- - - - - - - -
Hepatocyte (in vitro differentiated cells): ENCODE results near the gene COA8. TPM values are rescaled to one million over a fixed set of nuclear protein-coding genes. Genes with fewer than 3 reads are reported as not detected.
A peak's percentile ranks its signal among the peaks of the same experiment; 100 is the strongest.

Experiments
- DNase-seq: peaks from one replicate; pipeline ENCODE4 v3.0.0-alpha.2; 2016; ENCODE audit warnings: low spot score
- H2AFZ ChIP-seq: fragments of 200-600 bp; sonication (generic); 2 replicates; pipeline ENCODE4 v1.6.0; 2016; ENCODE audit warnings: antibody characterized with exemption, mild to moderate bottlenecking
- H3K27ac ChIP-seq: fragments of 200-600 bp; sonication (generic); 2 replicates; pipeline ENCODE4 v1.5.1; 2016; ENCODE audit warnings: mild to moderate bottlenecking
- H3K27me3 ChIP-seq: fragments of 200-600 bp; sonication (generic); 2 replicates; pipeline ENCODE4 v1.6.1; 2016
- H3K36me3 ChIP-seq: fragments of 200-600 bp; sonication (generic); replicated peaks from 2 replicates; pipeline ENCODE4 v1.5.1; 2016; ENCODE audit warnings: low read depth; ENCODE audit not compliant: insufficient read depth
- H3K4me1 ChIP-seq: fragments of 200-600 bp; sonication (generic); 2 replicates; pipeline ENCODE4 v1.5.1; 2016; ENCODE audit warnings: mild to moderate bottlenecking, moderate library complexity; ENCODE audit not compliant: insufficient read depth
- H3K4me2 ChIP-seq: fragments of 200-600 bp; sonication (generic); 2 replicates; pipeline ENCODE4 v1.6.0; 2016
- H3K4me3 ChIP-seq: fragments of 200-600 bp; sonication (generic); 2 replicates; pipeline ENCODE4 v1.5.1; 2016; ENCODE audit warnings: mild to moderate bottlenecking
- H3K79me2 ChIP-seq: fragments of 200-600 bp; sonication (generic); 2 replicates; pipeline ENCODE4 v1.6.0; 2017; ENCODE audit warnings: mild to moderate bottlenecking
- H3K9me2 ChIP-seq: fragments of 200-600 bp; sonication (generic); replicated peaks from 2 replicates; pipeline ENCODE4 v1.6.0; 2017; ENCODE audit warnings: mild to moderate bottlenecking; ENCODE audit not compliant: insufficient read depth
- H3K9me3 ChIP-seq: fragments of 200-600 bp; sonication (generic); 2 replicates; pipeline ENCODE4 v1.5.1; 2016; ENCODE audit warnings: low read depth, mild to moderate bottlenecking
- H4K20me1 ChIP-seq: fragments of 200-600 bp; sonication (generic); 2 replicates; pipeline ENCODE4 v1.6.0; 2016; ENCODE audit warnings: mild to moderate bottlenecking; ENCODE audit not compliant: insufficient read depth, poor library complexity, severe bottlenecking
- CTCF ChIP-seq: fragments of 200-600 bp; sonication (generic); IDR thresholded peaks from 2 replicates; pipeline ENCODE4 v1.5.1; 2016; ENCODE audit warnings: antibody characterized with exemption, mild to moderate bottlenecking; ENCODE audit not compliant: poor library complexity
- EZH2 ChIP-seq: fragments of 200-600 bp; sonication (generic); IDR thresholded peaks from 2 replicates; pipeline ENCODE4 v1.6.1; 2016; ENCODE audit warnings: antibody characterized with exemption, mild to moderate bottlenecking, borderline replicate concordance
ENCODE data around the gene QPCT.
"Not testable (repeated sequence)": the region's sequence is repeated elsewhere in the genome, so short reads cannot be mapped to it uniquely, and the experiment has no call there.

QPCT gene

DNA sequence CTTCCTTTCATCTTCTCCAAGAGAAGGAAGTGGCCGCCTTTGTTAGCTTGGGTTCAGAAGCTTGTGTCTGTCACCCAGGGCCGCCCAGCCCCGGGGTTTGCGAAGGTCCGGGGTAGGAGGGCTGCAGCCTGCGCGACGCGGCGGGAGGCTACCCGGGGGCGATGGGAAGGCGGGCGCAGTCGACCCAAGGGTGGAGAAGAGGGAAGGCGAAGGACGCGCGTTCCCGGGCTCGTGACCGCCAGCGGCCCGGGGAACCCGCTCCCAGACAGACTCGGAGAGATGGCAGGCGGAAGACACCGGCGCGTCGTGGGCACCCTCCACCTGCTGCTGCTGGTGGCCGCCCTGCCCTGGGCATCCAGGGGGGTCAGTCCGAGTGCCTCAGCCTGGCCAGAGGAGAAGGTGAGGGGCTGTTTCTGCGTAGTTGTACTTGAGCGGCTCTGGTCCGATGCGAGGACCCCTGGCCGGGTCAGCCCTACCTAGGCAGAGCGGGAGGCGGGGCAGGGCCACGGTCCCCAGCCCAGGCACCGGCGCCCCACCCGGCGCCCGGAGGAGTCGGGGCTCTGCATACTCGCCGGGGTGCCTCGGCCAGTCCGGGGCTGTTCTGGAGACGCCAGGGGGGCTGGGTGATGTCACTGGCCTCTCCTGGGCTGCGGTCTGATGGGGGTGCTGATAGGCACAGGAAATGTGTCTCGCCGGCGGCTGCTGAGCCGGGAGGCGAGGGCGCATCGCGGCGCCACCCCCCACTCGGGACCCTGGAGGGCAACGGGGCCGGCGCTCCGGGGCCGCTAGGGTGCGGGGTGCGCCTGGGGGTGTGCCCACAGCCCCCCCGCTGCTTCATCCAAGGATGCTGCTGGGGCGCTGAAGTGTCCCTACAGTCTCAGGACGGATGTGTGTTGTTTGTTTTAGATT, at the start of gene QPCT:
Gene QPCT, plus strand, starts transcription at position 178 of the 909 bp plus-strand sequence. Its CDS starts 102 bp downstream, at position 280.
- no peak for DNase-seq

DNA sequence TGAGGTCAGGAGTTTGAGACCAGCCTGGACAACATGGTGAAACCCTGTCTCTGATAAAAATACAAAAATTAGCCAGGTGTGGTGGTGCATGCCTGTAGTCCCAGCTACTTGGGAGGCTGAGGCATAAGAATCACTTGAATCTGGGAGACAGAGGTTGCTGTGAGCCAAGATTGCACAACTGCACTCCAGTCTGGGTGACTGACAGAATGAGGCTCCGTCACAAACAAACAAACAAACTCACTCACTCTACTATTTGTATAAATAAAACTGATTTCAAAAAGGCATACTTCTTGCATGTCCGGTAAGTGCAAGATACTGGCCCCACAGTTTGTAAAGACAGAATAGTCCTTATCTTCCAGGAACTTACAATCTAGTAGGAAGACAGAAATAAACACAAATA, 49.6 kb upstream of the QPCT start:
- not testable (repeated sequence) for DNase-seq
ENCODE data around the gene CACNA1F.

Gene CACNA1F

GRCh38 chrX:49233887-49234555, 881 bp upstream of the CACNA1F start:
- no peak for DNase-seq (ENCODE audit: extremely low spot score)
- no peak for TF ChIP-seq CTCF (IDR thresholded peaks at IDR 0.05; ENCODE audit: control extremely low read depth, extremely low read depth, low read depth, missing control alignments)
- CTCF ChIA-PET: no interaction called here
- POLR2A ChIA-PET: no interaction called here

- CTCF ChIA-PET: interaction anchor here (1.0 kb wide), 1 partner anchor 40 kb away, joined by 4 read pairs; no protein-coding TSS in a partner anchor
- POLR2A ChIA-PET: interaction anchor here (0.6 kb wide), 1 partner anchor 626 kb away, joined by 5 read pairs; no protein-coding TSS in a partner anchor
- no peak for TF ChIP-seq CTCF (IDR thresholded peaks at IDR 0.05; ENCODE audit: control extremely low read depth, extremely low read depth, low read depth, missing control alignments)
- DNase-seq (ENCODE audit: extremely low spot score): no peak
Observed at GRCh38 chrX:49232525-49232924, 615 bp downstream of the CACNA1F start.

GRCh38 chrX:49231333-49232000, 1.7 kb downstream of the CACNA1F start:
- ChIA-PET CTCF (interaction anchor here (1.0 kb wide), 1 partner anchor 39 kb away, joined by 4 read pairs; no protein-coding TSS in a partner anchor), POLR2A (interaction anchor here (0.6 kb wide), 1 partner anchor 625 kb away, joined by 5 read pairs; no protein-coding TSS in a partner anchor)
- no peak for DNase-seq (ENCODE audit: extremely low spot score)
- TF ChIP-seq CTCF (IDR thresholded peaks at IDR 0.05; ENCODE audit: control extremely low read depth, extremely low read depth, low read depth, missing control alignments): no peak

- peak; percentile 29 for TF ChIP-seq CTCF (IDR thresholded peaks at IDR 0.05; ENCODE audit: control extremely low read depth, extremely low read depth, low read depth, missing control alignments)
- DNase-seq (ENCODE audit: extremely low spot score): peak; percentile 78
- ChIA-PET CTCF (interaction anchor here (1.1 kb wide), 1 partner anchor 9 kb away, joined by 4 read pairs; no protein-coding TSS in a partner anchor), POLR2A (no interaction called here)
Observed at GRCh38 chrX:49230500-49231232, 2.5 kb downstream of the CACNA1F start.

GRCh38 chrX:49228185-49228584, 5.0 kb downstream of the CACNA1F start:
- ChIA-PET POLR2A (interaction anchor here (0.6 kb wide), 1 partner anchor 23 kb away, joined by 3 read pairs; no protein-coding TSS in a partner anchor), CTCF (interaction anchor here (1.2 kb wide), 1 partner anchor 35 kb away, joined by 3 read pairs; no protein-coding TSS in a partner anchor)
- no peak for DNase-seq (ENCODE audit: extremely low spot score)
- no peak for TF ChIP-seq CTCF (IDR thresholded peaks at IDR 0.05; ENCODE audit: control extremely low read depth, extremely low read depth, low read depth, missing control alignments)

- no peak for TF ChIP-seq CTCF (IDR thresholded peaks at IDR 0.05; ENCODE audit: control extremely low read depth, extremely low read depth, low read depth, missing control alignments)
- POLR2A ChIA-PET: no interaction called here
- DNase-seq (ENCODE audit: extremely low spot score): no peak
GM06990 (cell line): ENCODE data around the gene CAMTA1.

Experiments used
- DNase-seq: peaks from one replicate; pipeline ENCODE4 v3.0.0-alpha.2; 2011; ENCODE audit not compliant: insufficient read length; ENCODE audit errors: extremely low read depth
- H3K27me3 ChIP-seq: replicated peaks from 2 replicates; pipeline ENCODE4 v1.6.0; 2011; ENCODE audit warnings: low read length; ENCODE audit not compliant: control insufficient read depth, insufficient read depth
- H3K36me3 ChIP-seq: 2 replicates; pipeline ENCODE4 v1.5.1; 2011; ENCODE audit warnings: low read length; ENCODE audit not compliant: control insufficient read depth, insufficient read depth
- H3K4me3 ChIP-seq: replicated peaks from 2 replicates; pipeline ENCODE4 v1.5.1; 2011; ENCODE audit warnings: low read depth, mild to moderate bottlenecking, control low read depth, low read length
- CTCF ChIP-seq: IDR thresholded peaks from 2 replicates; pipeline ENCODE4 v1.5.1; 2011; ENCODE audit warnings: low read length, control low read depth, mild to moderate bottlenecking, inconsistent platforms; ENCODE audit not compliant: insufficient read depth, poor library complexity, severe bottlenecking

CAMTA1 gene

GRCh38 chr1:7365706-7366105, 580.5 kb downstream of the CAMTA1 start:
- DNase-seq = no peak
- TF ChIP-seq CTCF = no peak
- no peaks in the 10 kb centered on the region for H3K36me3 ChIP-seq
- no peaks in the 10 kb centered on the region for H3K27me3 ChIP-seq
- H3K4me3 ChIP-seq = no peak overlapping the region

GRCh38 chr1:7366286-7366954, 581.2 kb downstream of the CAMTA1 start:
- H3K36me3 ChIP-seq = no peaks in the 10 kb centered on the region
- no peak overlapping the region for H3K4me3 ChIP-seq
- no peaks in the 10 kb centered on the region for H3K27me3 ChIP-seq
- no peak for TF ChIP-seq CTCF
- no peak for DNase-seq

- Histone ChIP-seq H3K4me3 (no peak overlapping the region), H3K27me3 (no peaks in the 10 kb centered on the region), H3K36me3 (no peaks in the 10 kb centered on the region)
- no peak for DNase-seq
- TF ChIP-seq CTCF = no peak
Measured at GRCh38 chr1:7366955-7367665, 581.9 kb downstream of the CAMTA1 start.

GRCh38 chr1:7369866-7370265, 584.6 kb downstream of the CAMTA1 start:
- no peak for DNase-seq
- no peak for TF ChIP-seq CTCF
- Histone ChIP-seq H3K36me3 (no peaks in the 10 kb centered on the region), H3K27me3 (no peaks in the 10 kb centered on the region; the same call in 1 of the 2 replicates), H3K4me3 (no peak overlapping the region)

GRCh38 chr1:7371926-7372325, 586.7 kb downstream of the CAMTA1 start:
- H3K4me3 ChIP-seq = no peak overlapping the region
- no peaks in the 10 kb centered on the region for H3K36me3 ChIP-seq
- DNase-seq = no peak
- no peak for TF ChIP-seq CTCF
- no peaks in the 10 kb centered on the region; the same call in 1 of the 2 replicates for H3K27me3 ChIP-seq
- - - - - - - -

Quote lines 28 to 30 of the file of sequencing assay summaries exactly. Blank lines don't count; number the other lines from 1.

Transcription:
GRCh38 chrX:49233887-49234555, 881 bp upstream of the CACNA1F start:
- no peak for DNase-seq (ENCODE audit: extremely low spot score)
- no peak for TF ChIP-seq CTCF (IDR thresholded peaks at IDR 0.05; ENCODE audit: control extremely low read depth, extremely low read depth, low read depth, missing control alignments)